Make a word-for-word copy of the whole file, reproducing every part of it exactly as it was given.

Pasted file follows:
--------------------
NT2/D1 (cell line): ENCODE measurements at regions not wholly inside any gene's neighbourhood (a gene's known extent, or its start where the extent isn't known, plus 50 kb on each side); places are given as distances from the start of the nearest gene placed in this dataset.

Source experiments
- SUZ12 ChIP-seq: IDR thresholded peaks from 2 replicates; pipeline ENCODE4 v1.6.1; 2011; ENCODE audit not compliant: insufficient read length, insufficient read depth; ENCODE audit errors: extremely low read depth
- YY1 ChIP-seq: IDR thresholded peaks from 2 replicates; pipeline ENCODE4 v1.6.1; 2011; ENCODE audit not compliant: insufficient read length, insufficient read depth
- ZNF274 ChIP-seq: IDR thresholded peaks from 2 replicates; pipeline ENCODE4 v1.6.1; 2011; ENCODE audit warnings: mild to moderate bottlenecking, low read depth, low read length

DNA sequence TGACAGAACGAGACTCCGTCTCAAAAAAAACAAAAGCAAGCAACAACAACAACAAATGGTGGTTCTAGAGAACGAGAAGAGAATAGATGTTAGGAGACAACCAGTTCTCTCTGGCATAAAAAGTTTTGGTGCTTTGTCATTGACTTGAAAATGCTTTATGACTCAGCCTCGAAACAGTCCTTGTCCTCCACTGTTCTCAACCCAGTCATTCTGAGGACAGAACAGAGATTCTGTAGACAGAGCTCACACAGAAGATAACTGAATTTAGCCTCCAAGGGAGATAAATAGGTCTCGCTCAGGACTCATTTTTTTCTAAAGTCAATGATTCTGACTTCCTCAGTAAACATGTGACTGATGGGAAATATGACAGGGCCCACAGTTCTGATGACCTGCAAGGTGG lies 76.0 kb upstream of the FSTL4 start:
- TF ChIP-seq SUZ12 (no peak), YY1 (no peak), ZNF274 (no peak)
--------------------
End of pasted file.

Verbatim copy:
NT2/D1 (cell line): ENCODE measurements at regions not wholly inside any gene's neighbourhood (a gene's known extent, or its start where the extent isn't known, plus 50 kb on each side); places are given as distances from the start of the nearest gene placed in this dataset.

Source experiments
- SUZ12 ChIP-seq: IDR thresholded peaks from 2 replicates; pipeline ENCODE4 v1.6.1; 2011; ENCODE audit not compliant: insufficient read length, insufficient read depth; ENCODE audit errors: extremely low read depth
- YY1 ChIP-seq: IDR thresholded peaks from 2 replicates; pipeline ENCODE4 v1.6.1; 2011; ENCODE audit not compliant: insufficient read length, insufficient read depth
- ZNF274 ChIP-seq: IDR thresholded peaks from 2 replicates; pipeline ENCODE4 v1.6.1; 2011; ENCODE audit warnings: mild to moderate bottlenecking, low read depth, low read length

DNA sequence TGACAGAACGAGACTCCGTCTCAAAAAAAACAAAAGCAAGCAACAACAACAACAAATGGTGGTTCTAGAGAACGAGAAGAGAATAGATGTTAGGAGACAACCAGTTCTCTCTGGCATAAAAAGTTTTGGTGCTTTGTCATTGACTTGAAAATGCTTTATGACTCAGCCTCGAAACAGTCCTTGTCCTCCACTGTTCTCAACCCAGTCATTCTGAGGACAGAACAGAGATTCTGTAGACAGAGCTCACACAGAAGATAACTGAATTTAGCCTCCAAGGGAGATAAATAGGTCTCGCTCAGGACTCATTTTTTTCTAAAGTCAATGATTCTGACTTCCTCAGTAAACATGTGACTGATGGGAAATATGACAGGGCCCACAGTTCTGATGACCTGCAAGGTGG lies 76.0 kb upstream of the FSTL4 start:
- TF ChIP-seq SUZ12 (no peak), YY1 (no peak), ZNF274 (no peak)